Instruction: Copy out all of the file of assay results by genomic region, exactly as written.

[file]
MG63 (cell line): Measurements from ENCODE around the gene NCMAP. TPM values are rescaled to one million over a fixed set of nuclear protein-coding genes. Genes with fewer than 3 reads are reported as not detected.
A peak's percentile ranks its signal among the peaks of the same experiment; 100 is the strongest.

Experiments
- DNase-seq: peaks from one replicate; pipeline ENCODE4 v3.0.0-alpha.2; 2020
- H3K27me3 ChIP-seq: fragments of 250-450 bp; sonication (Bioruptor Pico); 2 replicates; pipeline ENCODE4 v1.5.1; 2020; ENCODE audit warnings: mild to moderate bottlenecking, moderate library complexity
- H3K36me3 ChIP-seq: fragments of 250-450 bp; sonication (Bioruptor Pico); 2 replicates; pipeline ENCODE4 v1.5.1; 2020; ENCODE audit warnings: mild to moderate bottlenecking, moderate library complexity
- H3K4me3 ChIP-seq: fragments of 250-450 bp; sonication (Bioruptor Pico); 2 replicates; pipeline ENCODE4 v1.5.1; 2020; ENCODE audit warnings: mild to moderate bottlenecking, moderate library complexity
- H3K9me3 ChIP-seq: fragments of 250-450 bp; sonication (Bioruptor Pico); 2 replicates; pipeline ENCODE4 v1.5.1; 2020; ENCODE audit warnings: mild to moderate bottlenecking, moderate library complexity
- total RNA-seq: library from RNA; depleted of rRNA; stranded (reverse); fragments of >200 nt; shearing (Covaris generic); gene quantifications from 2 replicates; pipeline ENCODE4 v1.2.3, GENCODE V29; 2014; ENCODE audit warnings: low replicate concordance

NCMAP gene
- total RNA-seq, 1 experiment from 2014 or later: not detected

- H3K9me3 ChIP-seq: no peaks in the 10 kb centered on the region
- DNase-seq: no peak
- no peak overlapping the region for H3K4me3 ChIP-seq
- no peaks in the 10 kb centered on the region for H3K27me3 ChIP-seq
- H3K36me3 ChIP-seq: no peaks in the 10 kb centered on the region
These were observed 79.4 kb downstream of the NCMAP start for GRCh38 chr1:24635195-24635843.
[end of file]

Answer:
MG63 (cell line): Measurements from ENCODE around the gene NCMAP. TPM values are rescaled to one million over a fixed set of nuclear protein-coding genes. Genes with fewer than 3 reads are reported as not detected.
A peak's percentile ranks its signal among the peaks of the same experiment; 100 is the strongest.

Experiments
- DNase-seq: peaks from one replicate; pipeline ENCODE4 v3.0.0-alpha.2; 2020
- H3K27me3 ChIP-seq: fragments of 250-450 bp; sonication (Bioruptor Pico); 2 replicates; pipeline ENCODE4 v1.5.1; 2020; ENCODE audit warnings: mild to moderate bottlenecking, moderate library complexity
- H3K36me3 ChIP-seq: fragments of 250-450 bp; sonication (Bioruptor Pico); 2 replicates; pipeline ENCODE4 v1.5.1; 2020; ENCODE audit warnings: mild to moderate bottlenecking, moderate library complexity
- H3K4me3 ChIP-seq: fragments of 250-450 bp; sonication (Bioruptor Pico); 2 replicates; pipeline ENCODE4 v1.5.1; 2020; ENCODE audit warnings: mild to moderate bottlenecking, moderate library complexity
- H3K9me3 ChIP-seq: fragments of 250-450 bp; sonication (Bioruptor Pico); 2 replicates; pipeline ENCODE4 v1.5.1; 2020; ENCODE audit warnings: mild to moderate bottlenecking, moderate library complexity
- total RNA-seq: library from RNA; depleted of rRNA; stranded (reverse); fragments of >200 nt; shearing (Covaris generic); gene quantifications from 2 replicates; pipeline ENCODE4 v1.2.3, GENCODE V29; 2014; ENCODE audit warnings: low replicate concordance

NCMAP gene
- total RNA-seq, 1 experiment from 2014 or later: not detected

- H3K9me3 ChIP-seq: no peaks in the 10 kb centered on the region
- DNase-seq: no peak
- no peak overlapping the region for H3K4me3 ChIP-seq
- no peaks in the 10 kb centered on the region for H3K27me3 ChIP-seq
- H3K36me3 ChIP-seq: no peaks in the 10 kb centered on the region
These were observed 79.4 kb downstream of the NCMAP start for GRCh38 chr1:24635195-24635843.